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A Career With Impact

Posted May 28, 2020 by Amanda Liaw

We are excited to share our conversation with Michael O'Gorman, Executive Director of the Farmer Veteran Coalition (FVC), a national nonprofit that works with veterans to cultivate a new generation of farmers and food leaders. Michael has been farming since 1970 and first began FVC in 2008 out of the back of his pickup truck.

Q: What motivated you to start your career in social impact?

A: Even as a young kid, I've always thought about what I will do in my life that will be impactful. I farmed because I loved it but also because I wanted to do something that was real, difficult, and that would give me a platform to have an impact. Farming had no hype to it. In a way, throughout my entire farming career I have thought about impact, about the people who worked for me, and the people who ate my food. Coming after 9/11 was the convergence of two major things – men and women serving in the military who were coming from farm towns, and our farms that lacked men and women. I put two and two together and it seemed to amount to something greater. I knew I was onto something that no one else was doing and that would be impactful. But it became more than I ever imagined. And it had a major impact on me.

Q: What do you do in your current position?

A: As Executive Director I oversee the project, but I also think a lot about what we can do that will actually be of help to the most veterans. I try to assist them with any challenges. Having spent my career in agriculture, I think about veterans who want to start a life in agriculture and how we can help them succeed and stay with it.

Q: What one skill or resource has been indispensable to your career thus far?

A: As a vegetable farmer, I was attracted to the interplay of growing food and people. Vegetable production was like a team sport or group activity. People worked in unison with a common goal of creating a farm producing vegetables together. It took directing people to grow food as a communal creation. That lent itself to FVC; it's like my crew – we're all growing food together and instilling a sense of common purpose and shared joy.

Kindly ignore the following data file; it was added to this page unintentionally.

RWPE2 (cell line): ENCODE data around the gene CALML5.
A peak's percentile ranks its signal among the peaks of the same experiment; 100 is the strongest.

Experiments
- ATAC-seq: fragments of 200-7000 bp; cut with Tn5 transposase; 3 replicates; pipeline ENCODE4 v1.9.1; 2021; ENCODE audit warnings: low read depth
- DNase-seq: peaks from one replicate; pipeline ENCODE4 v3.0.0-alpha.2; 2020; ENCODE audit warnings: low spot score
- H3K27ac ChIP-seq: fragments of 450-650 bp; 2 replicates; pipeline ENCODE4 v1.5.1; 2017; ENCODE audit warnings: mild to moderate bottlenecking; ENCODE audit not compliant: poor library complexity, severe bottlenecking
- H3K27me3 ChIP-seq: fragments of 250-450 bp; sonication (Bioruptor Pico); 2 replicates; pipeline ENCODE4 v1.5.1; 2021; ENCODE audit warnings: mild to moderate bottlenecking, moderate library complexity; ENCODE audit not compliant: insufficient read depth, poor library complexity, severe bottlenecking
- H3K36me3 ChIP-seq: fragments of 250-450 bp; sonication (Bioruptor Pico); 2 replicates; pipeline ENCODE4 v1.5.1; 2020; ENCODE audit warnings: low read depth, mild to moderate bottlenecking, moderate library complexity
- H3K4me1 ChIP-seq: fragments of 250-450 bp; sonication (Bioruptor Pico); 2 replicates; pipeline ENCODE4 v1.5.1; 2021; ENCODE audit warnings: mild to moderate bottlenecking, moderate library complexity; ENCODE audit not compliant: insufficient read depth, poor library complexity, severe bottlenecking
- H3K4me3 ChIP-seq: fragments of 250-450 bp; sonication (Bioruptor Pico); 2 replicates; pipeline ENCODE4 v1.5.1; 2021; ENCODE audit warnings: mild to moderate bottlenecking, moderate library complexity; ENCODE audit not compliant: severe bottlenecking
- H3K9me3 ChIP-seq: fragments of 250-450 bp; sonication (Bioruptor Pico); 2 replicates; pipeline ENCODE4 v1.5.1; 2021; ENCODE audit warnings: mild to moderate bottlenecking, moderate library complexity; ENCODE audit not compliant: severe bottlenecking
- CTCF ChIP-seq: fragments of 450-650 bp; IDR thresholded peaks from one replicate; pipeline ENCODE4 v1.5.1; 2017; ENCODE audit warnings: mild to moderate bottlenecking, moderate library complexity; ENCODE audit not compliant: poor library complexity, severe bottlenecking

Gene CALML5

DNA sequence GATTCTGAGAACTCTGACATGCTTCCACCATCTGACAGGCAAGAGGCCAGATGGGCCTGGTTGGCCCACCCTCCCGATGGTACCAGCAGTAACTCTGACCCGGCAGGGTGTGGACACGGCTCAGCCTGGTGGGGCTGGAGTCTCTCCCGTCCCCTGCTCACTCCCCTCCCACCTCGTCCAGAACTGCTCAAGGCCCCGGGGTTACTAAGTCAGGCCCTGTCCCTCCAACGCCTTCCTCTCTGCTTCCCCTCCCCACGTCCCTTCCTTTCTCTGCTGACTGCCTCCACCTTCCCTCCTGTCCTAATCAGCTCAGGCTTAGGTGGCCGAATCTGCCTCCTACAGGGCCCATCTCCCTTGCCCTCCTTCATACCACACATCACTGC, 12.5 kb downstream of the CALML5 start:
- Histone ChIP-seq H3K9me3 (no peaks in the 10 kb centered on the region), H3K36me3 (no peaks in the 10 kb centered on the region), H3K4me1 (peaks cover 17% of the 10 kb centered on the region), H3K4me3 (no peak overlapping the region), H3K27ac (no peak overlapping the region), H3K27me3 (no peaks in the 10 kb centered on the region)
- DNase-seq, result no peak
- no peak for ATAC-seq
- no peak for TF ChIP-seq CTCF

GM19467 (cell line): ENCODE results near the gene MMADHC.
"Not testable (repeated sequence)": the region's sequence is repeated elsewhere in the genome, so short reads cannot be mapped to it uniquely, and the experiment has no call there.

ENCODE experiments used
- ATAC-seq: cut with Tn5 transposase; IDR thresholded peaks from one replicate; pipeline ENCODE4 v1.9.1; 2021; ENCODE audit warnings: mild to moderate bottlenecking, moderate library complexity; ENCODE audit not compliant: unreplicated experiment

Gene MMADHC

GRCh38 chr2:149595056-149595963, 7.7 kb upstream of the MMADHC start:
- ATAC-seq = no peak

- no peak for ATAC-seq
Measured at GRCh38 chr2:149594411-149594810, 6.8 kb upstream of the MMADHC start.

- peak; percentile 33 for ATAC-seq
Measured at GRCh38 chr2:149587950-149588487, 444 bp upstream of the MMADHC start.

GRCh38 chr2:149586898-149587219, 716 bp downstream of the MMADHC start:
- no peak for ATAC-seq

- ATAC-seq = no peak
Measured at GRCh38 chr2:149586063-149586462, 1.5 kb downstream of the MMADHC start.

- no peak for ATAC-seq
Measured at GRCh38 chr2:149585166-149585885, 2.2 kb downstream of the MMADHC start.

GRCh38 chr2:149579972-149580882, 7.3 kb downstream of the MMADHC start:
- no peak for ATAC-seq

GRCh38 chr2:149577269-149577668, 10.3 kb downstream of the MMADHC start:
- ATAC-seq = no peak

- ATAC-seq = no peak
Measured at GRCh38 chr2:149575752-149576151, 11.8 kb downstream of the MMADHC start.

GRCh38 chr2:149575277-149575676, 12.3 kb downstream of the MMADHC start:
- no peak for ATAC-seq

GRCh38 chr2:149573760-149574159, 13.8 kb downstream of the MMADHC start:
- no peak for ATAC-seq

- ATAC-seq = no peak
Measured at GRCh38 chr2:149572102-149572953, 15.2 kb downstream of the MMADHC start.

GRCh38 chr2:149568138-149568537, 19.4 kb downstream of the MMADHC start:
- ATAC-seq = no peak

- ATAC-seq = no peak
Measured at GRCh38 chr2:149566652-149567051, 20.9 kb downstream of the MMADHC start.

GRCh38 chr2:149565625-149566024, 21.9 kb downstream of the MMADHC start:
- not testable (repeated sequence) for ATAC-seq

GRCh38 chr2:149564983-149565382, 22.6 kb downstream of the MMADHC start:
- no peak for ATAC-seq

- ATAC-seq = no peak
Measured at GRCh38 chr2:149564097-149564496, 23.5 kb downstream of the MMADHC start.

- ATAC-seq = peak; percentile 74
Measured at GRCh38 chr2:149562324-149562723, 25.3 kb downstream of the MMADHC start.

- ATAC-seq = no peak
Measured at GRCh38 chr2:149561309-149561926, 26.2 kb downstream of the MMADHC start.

Making It in Social Impact with Kamy Akhavan

Posted January 3, 2020 by Amanda Liaw

We talked with Kamy Akhavan, Executive Director of the USC Dornsife Center for the Political Future, to learn about his experience working in social impact and to get his advice for those who might want to work in policy, politics, or the nonprofit sector.

Q: What motivated you to start your career in social impact?

A: I was born in the back seat of a taxi in Iran, moved to south Louisiana at age one, and ended up in Torrance, California for high school and UCLA for college. I lived in more than 20 places by the time I was 18 - from subsidized housing to a mobile home to hotels to big beautiful houses. My experience as a rootless immigrant taught me that people everywhere share human values that transcend our geography. I recognize that American democracy is precious, empowering, and inspiring to billions of people who long to enjoy freedom. My motivation to public service stems from wanting to relate to people on our shared values - what unites us versus what divides us.

Q: What do you do in your current position?

A: My job is to run a top-tier educational organization that trains people in practical politics and inspires them to be civically engaged and to bridge divides. On a day-to-day basis, I work to develop programs that let students interact with elected officials, political operatives, academics, activists, and other national leaders so they can gain experience challenging others respectfully while having their own views challenged. Participants learn about issues, elections, each other, and effective ways to communicate and get things done together. In our sadly divided times, these skills are especially important to the future of American democracy.

Q: What one skill or resource has been indispensable to your career thus far?

A: The skill of resilience has been indispensable. Resilience requires courage to ask tough questions and listen to, and even learn from, responses that can be offensive. Resilience requires vulnerability when expressing yourself honestly. Resilience requires strength when resisting bad influences or standing firm for your values. Building resilience comes from listening, critical thinking, humility, and developing your own moral and intellectual compass that guides you in all situations. The best way to learn resilience is to be uncomfortable then adjust.

If you're interested in learning more about his work, be sure to follow on Twitter: @kamyakhavan and @cpfpolfuture

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